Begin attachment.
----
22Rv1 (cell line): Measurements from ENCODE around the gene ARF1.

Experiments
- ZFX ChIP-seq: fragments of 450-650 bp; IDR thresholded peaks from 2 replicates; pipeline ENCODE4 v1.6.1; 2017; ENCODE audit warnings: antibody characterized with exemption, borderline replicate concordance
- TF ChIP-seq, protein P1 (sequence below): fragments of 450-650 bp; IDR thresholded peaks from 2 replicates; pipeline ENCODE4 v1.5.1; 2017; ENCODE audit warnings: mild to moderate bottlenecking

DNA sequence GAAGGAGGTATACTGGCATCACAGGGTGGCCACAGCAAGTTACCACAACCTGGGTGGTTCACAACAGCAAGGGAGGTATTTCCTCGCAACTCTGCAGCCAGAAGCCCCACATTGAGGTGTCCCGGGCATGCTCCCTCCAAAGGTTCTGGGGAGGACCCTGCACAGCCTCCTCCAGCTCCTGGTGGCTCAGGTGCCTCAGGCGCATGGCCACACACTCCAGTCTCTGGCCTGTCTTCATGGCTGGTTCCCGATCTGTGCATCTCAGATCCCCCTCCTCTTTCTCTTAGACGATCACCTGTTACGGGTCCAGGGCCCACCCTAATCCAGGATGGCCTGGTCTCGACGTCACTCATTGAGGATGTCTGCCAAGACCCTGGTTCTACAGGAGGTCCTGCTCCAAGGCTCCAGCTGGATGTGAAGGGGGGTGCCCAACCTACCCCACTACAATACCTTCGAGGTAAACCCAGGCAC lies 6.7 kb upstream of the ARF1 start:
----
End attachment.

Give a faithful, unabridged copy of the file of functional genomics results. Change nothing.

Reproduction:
22Rv1 (cell line): Measurements from ENCODE around the gene ARF1.

Experiments
- ZFX ChIP-seq: fragments of 450-650 bp; IDR thresholded peaks from 2 replicates; pipeline ENCODE4 v1.6.1; 2017; ENCODE audit warnings: antibody characterized with exemption, borderline replicate concordance
- TF ChIP-seq, protein P1 (sequence below): fragments of 450-650 bp; IDR thresholded peaks from 2 replicates; pipeline ENCODE4 v1.5.1; 2017; ENCODE audit warnings: mild to moderate bottlenecking

DNA sequence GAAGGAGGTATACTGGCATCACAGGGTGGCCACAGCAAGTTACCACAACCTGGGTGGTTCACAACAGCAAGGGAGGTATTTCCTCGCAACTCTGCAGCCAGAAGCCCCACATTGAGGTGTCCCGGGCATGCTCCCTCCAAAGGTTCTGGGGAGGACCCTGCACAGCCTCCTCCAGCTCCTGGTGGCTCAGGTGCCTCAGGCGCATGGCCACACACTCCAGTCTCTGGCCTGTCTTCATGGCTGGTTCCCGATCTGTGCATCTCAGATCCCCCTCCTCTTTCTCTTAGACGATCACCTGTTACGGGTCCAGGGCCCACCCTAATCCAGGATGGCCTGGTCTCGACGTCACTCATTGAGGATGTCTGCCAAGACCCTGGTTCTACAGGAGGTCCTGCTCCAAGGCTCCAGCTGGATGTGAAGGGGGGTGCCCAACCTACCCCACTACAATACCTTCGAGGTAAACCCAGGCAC lies 6.7 kb upstream of the ARF1 start: